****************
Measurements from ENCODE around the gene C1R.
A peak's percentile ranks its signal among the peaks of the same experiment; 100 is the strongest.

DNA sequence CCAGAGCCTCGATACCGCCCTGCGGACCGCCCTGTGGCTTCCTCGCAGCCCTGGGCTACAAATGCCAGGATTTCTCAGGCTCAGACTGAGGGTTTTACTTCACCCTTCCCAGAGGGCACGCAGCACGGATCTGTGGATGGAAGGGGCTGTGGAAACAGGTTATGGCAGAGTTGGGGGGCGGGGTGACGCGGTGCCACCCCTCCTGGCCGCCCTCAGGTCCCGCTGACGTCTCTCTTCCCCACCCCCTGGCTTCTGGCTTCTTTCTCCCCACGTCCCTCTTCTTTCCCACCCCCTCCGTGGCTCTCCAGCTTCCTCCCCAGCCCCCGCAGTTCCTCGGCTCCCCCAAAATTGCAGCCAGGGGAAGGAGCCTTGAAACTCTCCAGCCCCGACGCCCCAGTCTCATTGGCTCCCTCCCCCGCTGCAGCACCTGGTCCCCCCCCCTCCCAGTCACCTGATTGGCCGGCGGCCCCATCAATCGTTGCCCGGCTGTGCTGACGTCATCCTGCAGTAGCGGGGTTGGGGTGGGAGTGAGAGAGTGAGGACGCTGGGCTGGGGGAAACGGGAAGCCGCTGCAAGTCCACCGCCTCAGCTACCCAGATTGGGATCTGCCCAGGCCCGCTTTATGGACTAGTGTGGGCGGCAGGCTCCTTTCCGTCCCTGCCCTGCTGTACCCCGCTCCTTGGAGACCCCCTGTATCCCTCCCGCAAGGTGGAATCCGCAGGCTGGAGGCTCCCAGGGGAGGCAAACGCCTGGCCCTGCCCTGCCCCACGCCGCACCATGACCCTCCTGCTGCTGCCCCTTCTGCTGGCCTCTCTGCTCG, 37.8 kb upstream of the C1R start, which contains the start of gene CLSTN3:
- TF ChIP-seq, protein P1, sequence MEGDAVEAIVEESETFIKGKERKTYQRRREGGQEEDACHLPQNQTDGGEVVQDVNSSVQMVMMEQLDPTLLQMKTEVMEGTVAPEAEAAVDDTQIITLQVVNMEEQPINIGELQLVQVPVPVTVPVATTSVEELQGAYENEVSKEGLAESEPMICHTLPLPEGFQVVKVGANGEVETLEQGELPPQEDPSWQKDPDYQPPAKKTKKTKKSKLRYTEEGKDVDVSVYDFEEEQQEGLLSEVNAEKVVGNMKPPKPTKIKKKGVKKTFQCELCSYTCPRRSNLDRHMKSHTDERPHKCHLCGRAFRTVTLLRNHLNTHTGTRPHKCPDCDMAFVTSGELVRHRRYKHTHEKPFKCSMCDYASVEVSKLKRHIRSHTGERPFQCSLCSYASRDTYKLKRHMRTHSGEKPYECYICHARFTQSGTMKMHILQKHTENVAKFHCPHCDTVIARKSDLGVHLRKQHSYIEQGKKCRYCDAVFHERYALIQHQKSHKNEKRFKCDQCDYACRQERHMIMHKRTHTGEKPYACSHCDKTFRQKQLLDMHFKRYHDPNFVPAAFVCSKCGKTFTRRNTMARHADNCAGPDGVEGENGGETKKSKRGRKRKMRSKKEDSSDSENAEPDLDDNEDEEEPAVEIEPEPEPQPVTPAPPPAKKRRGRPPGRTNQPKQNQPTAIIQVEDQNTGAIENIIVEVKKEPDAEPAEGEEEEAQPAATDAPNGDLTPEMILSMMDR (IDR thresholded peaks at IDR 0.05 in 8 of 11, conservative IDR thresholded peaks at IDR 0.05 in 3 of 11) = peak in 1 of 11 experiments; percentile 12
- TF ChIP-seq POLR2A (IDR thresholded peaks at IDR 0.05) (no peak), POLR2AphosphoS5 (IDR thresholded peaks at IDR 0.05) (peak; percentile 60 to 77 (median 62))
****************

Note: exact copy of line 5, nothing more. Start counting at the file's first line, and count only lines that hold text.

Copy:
- TF ChIP-seq POLR2A (IDR thresholded peaks at IDR 0.05) (no peak), POLR2AphosphoS5 (IDR thresholded peaks at IDR 0.05) (peak; percentile 60 to 77 (median 62))